In Sherlock: The Game is Now you step into the world of high-octane, fast-talking, high-functioning sociopath, Sherlock Holmes and his sneering, supercilious brother, a world dripping with humour, pathos, action, and adventure. This game will be so much more than some loose, Sherlock theming: a battered pseudo-Victorian study, assembled from bric-a-brac, as you see in some poor escape games. Here, you are at the centre of an amazing adventure, in not just *a* Sherlock Universe but *the* Sherlock Universe. The show has become a cultural totem in and of itself. It stepped out of the shadow of Conan Doyle the moment it was born. It’s that world in which you play, which is markedly different from the typical escape room fare.
10. You have such a well-defined mythos of your own at Time Run. Is this connected in any way to the Time Run verse?
Haha, sadly no. Babbage and Luna are off gallivanting through time and space, alone. Although, as we’ve poured ourselves into the game, if bits of us didn’t seep in there somehow, I would be shocked.
11. Will people experience the same level of world-building that we’ve come to expect from Time Run?
100% yes. Time Run very much had our game design ethos: a world that never breaks, from beginning to end. A world that makes sense. Games with logic, internally and externally. We try to maintain this ruleset across what we do because it’s our design ideology. It’s all about losing yourself inside a experience, one that just happens to be a game. It just wouldn’t be a Time Run game otherwise.
12. Compared to the high level of detail you had in your original two games, how does this measure up?
Experiences live and die in the detail. Naturally, the same team is behind all of our games, so we sure hope it will measure up. However, these are, naturally, real world environments. There can’t be the same flights of fancy that Time Travel allows. It’ll feel similar in detail, but different in emphasis.
Before we close, let’s expand on a few of the details from the announcement:
13. When do tickets go on sale? When does it open? How long will this run?
We’re currently selling tickets from October 2018 through January 2019 and will open more dates further down the line.
14. Where will this experience be located? (And please let the answer be Baker Street.)
Oh, it’s a top-secret location. Or at least, mildly secret. Well, alright, it’s just a bit secret. But we won’t tell you where yet. That’ll spoil the fun.
15. Your facility will be 17,000 square feet. That’s is huge! How is that space being used?
There are five copies of Sherlock: The Game Is Now. There are also elements we can’t reveal just yet. Let’s just say it’s an immersive experience from beginning to end…
16. Your official announcement mentioned plans for a worldwide roll out over the next 5 years. Can you give me any hints on timing or location? Can I put in a request for New York?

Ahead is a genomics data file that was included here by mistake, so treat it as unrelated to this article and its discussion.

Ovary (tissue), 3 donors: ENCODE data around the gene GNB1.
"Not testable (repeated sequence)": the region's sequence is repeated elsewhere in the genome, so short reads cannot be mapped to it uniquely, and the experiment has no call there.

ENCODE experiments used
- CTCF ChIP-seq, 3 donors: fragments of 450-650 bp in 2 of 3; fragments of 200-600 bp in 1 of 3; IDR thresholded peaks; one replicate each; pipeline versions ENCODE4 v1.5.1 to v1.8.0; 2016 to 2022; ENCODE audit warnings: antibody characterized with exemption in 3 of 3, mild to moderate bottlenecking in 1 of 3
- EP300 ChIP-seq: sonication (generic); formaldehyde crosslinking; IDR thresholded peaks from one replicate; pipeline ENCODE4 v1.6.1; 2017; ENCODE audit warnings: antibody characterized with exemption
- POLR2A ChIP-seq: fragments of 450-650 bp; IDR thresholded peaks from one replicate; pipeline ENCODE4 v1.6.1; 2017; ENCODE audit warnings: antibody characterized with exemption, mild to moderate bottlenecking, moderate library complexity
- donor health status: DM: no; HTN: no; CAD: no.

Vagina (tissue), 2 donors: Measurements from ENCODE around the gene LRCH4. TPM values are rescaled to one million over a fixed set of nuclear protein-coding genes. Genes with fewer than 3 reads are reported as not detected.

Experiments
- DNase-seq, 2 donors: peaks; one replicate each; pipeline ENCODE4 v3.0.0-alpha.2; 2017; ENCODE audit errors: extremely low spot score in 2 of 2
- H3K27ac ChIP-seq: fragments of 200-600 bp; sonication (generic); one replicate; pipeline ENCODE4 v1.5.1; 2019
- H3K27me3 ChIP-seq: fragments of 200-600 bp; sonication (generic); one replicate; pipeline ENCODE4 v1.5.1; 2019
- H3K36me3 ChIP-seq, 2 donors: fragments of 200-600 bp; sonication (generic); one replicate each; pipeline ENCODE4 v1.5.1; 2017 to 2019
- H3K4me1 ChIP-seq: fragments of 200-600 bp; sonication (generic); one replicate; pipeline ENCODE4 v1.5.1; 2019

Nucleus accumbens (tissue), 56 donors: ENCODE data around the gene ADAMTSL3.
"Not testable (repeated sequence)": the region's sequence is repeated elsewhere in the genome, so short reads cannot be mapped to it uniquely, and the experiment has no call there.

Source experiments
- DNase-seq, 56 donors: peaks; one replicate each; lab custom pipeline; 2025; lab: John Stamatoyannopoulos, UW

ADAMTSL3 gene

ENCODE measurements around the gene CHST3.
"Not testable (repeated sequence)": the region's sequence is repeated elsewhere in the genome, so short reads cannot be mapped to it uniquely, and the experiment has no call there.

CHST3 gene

I can’t answer, sorry.
17. What does a ticket cost? Private group booking? Minimum/ maximum group size?
Tickets cost £54 (~$72) per person. You have to book as a group of 4-6 players. And yes, all private group bookings.
18. £54 is a considerably higher ticket price than escape room players are accustomed to. What do you say to someone who’s looking to choose between playing two escape rooms at the more typical price or visiting Sherlock: The Game Is Now?
This isn’t for me a question of “or;” it’s a question of “why.”
When you want to create an experience based upon an existing show – and a premium one, at that – there’s a choice. Do you treat the programme with respect, or not? Do you invest in making it full of beautiful environments, and experiential touch points? Do you ensure that there’s enough staff so that every group has the best possible experience – a ratio over and above that of pretty much any escape game?
I’ve not been to any of the previous brand tie-in events, but I’ve heard tales of experiences that did not do justice to the shows or films concerned. That saddens me. When we say it’s a 90-minute adventure, we’re not lying; you’ll be in the world from the moment you arrive. The entrance will surprise and amuse. There’ll be actor-led elements. We’ve included AV content from the cast of the show. The lovely sets – some small, intimate and detailed, others straight from the series – are created primarily as a gift for the audience. There’s other elements we haven’t revealed, too.
I would say to an enthusiast: trust us. We’re enthusiasts, too, all of us. We are determined to do justice to this show and this experience. If you don’t find my answer convincing, I understand, but it’s the truth. Enthusiasts are smart people. They get that doing this kind of thing well isn’t easy. When you factor in everything – from the A/V elements from the cast of Sherlock to the large-scale production – you’ll understand. I’m certain you won’t be disappointed.
19. Finally, I’d be remiss if I didn’t ask: Time Run closed in April. Are there plans for a new Time Run facility in the cards?
Oh, Time Run is just sleeping – and nothing sleeps forever, does it?